_No. 33. Darlington. (Fig. 29.) June 24th. 2 injured._

[Illustration: _Fig. 29._]

One of twelve. Two Furnace Upright, about 2 years old, 20ft. high, 8ft. diameter, 7/16 inch plates, 30 lbs. pressure. The water was allowed to run so low that the plates softened by the overheating, and a small piece was blown open and threw down the brickwork.

_No. 34. Dudley. (Fig. 30.) June 25th. 2 injured._

[Illustration: _Fig. 30._]

One of two. Balloon, 34 years old, 12ft. diameter, 10ft. high, 3/8 inch plates, 7 lbs. pressure. There were no stays, and the boiler was of very weak shape, and as the boiler it worked with was loaded to 15 lbs., it is presumed this also was exposed to that pressure, and burst in consequence. It gave way at the angle at front over the fire, and was thrown over the engine house.

_No. 35. Manchester. (Fig. 31.) June 27th. 2 killed, 1 injured._

[Illustration: _Fig. 31._]

One of four. Galloway, 4 years old, 32ft. long, 8ft. diameter, 7/16 inch plates. Tube 2ft. 10in. diameter, originally intended for 40 lbs., but worked at 65 lbs. pressure. The left hand tube collapsed sideways, having been very much weakened by internal corrosion.

_No. 36. July 2nd. 1 injured._

Marine. One of the oval tubes collapsed. The boiler was worked at a higher pressure than it was capable of bearing safely, but no particulars have been obtained.

_No. 37. Scotland. July 3rd. 2 killed, 3 injured._

Plain Cylinder, 3 years old, 20ft. long, 4ft. diameter, 25lbs. pressure. It was so corroded inside about the water line from bad water, that it gave way at the ordinary pressure. The boiler was thrown 160 yards from its seat.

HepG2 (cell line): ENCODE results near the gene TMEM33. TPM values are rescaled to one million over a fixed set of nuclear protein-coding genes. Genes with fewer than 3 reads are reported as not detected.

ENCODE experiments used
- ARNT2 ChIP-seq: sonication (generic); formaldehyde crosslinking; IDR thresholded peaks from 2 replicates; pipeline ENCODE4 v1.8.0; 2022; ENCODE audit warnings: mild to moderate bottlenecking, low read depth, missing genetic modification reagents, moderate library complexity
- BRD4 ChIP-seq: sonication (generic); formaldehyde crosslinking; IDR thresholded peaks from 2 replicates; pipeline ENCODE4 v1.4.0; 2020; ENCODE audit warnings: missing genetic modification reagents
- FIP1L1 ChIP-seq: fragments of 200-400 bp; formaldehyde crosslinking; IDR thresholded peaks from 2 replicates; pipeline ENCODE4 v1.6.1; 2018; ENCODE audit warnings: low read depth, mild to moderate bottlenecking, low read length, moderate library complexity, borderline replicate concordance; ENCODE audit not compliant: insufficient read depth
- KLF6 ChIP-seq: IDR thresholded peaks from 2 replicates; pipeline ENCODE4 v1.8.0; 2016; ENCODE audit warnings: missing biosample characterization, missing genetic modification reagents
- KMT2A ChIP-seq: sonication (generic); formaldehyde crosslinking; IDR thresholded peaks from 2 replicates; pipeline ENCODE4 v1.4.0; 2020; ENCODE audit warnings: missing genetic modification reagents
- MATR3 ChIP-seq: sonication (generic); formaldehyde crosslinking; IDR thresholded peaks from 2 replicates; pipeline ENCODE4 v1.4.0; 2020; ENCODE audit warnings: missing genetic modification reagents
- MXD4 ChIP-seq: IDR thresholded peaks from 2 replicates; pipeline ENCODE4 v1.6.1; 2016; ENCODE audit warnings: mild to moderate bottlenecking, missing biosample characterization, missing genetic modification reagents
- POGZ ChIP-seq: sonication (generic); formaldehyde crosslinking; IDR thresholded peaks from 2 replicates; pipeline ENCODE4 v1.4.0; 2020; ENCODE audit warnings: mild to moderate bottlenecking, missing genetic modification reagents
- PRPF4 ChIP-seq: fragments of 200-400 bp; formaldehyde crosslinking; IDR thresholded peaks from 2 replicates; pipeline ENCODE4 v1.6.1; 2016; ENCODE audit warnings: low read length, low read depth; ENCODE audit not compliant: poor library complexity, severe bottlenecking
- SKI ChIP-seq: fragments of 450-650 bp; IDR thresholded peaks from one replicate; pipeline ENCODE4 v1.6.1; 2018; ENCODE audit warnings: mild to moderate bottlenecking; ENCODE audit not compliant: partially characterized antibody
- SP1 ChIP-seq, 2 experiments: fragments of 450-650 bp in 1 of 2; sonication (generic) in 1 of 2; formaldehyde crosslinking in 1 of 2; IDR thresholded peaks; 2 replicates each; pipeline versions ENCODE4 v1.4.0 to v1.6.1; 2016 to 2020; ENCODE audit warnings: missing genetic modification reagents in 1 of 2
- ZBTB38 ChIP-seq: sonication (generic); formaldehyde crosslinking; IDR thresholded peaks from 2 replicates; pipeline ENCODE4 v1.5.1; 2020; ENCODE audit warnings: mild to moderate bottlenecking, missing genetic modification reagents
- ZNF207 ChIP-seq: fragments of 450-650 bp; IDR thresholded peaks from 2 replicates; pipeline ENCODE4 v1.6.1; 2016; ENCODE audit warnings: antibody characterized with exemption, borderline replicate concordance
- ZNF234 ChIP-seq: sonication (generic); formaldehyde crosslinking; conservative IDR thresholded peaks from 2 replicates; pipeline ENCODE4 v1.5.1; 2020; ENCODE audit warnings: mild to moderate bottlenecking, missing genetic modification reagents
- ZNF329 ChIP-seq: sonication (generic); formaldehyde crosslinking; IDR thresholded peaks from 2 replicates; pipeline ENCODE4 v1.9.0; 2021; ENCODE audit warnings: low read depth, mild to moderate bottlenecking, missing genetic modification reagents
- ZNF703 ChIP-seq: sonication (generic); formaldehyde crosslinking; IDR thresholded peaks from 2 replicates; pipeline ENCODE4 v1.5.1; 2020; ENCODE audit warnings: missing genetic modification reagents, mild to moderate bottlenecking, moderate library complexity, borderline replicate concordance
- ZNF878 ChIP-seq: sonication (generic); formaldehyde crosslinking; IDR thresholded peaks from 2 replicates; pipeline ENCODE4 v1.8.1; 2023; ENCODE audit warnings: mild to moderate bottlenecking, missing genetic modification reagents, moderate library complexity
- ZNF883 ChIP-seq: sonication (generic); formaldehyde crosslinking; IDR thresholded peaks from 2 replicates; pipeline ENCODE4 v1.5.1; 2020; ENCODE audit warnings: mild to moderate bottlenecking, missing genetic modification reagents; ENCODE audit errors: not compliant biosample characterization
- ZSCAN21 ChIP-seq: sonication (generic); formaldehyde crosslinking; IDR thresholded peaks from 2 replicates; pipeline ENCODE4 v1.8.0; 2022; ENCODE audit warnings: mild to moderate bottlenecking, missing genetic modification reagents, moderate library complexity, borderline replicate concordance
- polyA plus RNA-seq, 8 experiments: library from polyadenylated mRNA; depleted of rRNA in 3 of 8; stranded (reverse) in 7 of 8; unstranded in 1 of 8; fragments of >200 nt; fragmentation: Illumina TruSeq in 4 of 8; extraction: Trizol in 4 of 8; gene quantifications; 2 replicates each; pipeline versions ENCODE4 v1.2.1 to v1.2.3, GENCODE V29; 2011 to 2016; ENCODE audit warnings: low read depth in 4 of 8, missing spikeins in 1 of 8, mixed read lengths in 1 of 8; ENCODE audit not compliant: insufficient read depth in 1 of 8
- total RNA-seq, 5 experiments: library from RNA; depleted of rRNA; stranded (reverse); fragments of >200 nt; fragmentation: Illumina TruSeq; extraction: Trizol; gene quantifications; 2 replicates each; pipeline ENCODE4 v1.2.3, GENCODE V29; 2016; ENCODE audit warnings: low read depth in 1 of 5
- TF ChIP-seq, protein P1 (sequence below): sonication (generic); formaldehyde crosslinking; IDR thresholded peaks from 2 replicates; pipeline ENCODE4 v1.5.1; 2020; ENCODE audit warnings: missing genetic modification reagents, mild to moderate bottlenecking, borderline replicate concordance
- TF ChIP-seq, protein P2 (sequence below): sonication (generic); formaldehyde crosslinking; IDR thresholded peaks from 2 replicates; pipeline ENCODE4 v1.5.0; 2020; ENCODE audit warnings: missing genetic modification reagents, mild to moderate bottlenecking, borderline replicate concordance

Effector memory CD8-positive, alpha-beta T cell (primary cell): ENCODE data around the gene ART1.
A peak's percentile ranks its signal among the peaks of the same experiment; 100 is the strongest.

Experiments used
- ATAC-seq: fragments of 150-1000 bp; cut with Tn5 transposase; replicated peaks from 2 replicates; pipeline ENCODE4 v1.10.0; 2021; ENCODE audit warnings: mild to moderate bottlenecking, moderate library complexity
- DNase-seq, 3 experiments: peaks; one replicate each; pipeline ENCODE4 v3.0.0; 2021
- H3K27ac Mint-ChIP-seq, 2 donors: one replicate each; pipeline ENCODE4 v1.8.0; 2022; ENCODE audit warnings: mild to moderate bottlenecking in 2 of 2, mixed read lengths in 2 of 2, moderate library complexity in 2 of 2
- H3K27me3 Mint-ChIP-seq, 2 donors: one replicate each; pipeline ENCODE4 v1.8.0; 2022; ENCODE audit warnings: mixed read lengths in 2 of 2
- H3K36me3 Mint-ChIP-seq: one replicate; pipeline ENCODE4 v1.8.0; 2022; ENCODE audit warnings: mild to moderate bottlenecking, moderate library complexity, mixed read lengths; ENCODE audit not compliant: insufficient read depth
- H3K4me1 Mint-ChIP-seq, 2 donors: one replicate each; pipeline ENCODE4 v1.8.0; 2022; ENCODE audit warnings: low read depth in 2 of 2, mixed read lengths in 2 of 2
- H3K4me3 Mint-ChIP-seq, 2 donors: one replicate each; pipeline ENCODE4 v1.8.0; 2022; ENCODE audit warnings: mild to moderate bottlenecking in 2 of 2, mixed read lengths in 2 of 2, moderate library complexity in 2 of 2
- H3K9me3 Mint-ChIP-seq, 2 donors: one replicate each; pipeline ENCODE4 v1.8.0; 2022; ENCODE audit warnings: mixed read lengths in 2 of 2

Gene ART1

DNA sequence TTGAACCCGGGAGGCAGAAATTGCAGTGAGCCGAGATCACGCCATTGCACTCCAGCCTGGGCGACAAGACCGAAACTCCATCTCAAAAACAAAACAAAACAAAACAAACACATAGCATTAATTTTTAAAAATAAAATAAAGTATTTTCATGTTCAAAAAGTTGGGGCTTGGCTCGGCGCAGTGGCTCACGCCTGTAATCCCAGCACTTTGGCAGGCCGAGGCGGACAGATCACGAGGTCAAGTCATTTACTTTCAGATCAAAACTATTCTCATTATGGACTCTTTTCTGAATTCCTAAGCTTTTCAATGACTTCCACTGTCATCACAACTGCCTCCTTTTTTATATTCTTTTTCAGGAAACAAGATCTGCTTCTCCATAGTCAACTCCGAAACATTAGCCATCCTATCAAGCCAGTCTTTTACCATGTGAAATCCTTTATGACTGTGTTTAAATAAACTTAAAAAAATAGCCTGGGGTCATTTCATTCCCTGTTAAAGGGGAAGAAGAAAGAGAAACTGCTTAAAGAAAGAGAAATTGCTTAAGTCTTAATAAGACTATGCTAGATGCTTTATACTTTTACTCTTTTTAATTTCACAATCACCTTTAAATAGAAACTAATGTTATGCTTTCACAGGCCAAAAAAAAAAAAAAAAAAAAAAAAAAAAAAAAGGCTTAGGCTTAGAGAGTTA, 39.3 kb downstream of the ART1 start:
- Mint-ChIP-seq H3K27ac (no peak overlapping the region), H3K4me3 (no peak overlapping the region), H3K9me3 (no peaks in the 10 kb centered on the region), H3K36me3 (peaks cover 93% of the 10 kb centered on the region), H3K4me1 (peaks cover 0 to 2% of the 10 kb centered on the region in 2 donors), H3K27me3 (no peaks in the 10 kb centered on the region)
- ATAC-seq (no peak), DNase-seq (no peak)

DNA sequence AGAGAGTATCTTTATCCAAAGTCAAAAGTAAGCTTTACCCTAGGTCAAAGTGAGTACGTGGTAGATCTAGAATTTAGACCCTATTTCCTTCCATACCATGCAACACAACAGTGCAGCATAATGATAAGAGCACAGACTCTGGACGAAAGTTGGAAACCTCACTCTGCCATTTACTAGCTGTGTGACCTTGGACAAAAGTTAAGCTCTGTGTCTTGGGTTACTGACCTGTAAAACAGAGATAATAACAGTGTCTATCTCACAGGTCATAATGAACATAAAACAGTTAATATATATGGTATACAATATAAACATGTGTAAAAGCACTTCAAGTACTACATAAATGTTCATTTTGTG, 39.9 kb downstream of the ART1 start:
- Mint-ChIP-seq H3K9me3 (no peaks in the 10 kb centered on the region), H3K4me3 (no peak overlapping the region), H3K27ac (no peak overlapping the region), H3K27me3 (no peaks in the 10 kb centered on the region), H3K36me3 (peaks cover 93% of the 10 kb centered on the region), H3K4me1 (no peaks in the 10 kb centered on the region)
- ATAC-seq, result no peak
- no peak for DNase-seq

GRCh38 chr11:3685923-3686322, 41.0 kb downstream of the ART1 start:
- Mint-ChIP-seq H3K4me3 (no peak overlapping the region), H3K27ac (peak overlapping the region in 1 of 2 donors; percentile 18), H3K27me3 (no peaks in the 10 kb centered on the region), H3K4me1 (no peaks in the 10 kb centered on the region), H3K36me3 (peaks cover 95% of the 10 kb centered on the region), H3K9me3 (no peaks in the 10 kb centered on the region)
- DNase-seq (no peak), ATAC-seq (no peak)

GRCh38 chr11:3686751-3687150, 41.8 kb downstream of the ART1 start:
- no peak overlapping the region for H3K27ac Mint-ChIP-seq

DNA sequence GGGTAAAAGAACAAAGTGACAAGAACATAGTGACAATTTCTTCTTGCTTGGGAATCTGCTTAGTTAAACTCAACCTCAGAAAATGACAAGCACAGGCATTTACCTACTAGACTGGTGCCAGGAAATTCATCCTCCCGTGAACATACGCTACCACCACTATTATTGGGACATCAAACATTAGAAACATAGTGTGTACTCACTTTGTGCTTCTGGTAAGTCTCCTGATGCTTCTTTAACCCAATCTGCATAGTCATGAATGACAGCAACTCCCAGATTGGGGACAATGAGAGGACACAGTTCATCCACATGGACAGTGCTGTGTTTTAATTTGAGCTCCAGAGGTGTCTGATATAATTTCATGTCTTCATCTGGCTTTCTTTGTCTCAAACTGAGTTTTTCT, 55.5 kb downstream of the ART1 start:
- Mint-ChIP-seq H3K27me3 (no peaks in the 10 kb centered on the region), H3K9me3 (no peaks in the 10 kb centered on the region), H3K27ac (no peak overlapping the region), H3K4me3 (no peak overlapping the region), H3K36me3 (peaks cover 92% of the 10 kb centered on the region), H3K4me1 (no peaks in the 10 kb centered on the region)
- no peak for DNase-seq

_No. 38. July 29th. none injured._

Cornish, 26ft. long, 5ft. 9in. diameter, tube 3ft. 6in. diameter, 7/16 inch plates, 35 lbs. pressure. The boiler rent open where externally corroded to 1/32 inch, and 3 widths of plates were torn away.

_No. 39. Nottingham. August 12th. none injured._

Tubulous Boiler, quite new, made entirely of tubes. One tube gave way at defective weld, but no other damage was done.

_No. 40. Leicester. (Fig. 32.) August 13th. 4 killed, 5 injured._

[Illustration: _Fig. 32._]

Upright Boiler, nearly new, 10ft. high, 5ft. diameter, with internal fire box, 1/2 inch plates, 45 lbs. pressure. The shell was rent into many pieces, which were widely scattered, doing much damage. The safety valve was defective and incapable of relieving the pressure, and the spring indicated wrongly, so that a much higher pressure was used than the boiler could bear safely.

_No. 41. Newcastle-on-Tyne. (Fig. 33.) Sep. 14th. 5 killed, 20 injured._

One of two. Plain Cylinder, with plates arranged lengthways, 17 years old, 27ft. long, 6ft. diameter, 3/8 inch plates, 30lbs. pressure, mechanically fired. It had just been extensively repaired over the fire, but it gave way at the back end, where a plate had been put in some time before, and it is supposed that a seam rip or injury to the old plate, not visible outside or in, was then set up, which was perhaps increased by the strain of late repairs and gave way as soon as steam was again raised to working pressure. See No. 55 this year and many others in past years of similar construction.

[Illustration: _Fig. 33._]

_No. 42. Nottingham. (Fig. 34.) September 15th. 1 killed._

[Illustration: _Fig. 34._]